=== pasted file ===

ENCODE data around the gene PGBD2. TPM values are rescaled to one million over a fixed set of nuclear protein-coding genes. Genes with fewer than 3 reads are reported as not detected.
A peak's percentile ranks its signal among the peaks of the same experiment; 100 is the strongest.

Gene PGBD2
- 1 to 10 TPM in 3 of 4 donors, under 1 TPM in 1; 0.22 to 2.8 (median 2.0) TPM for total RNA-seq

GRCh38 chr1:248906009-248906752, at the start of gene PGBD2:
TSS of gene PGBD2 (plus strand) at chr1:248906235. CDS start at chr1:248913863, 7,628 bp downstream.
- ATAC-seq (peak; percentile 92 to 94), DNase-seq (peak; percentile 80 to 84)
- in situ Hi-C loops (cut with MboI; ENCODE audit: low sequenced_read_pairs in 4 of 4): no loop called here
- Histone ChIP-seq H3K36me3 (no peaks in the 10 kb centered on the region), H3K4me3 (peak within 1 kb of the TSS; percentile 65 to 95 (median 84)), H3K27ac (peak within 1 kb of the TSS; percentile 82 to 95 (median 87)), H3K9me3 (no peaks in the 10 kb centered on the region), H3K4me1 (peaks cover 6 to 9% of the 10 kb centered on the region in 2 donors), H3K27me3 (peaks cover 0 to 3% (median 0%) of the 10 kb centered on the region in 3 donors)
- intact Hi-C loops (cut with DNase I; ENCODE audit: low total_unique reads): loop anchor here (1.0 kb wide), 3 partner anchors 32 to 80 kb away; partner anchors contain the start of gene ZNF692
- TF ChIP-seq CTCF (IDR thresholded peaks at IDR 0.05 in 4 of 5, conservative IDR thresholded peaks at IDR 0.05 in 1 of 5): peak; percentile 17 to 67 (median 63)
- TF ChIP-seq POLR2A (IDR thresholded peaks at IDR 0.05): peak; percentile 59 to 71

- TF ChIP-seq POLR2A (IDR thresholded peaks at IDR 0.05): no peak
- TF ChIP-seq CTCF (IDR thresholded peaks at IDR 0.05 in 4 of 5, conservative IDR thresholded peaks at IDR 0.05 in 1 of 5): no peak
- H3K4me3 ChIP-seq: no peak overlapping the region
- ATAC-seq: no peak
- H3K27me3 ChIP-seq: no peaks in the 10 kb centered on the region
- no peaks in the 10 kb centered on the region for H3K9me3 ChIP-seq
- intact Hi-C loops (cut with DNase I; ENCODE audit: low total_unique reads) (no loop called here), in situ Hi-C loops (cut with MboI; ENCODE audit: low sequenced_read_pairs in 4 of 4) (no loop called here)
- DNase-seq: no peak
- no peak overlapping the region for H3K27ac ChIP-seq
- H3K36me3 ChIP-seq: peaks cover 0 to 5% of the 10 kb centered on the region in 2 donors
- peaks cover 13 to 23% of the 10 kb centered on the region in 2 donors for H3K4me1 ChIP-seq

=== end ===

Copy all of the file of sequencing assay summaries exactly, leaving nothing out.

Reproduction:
ENCODE data around the gene PGBD2. TPM values are rescaled to one million over a fixed set of nuclear protein-coding genes. Genes with fewer than 3 reads are reported as not detected.
A peak's percentile ranks its signal among the peaks of the same experiment; 100 is the strongest.

Gene PGBD2
- 1 to 10 TPM in 3 of 4 donors, under 1 TPM in 1; 0.22 to 2.8 (median 2.0) TPM for total RNA-seq

GRCh38 chr1:248906009-248906752, at the start of gene PGBD2:
TSS of gene PGBD2 (plus strand) at chr1:248906235. CDS start at chr1:248913863, 7,628 bp downstream.
- ATAC-seq (peak; percentile 92 to 94), DNase-seq (peak; percentile 80 to 84)
- in situ Hi-C loops (cut with MboI; ENCODE audit: low sequenced_read_pairs in 4 of 4): no loop called here
- Histone ChIP-seq H3K36me3 (no peaks in the 10 kb centered on the region), H3K4me3 (peak within 1 kb of the TSS; percentile 65 to 95 (median 84)), H3K27ac (peak within 1 kb of the TSS; percentile 82 to 95 (median 87)), H3K9me3 (no peaks in the 10 kb centered on the region), H3K4me1 (peaks cover 6 to 9% of the 10 kb centered on the region in 2 donors), H3K27me3 (peaks cover 0 to 3% (median 0%) of the 10 kb centered on the region in 3 donors)
- intact Hi-C loops (cut with DNase I; ENCODE audit: low total_unique reads): loop anchor here (1.0 kb wide), 3 partner anchors 32 to 80 kb away; partner anchors contain the start of gene ZNF692
- TF ChIP-seq CTCF (IDR thresholded peaks at IDR 0.05 in 4 of 5, conservative IDR thresholded peaks at IDR 0.05 in 1 of 5): peak; percentile 17 to 67 (median 63)
- TF ChIP-seq POLR2A (IDR thresholded peaks at IDR 0.05): peak; percentile 59 to 71

- TF ChIP-seq POLR2A (IDR thresholded peaks at IDR 0.05): no peak
- TF ChIP-seq CTCF (IDR thresholded peaks at IDR 0.05 in 4 of 5, conservative IDR thresholded peaks at IDR 0.05 in 1 of 5): no peak
- H3K4me3 ChIP-seq: no peak overlapping the region
- ATAC-seq: no peak
- H3K27me3 ChIP-seq: no peaks in the 10 kb centered on the region
- no peaks in the 10 kb centered on the region for H3K9me3 ChIP-seq
- intact Hi-C loops (cut with DNase I; ENCODE audit: low total_unique reads) (no loop called here), in situ Hi-C loops (cut with MboI; ENCODE audit: low sequenced_read_pairs in 4 of 4) (no loop called here)
- DNase-seq: no peak
- no peak overlapping the region for H3K27ac ChIP-seq
- H3K36me3 ChIP-seq: peaks cover 0 to 5% of the 10 kb centered on the region in 2 donors
- peaks cover 13 to 23% of the 10 kb centered on the region in 2 donors for H3K4me1 ChIP-seq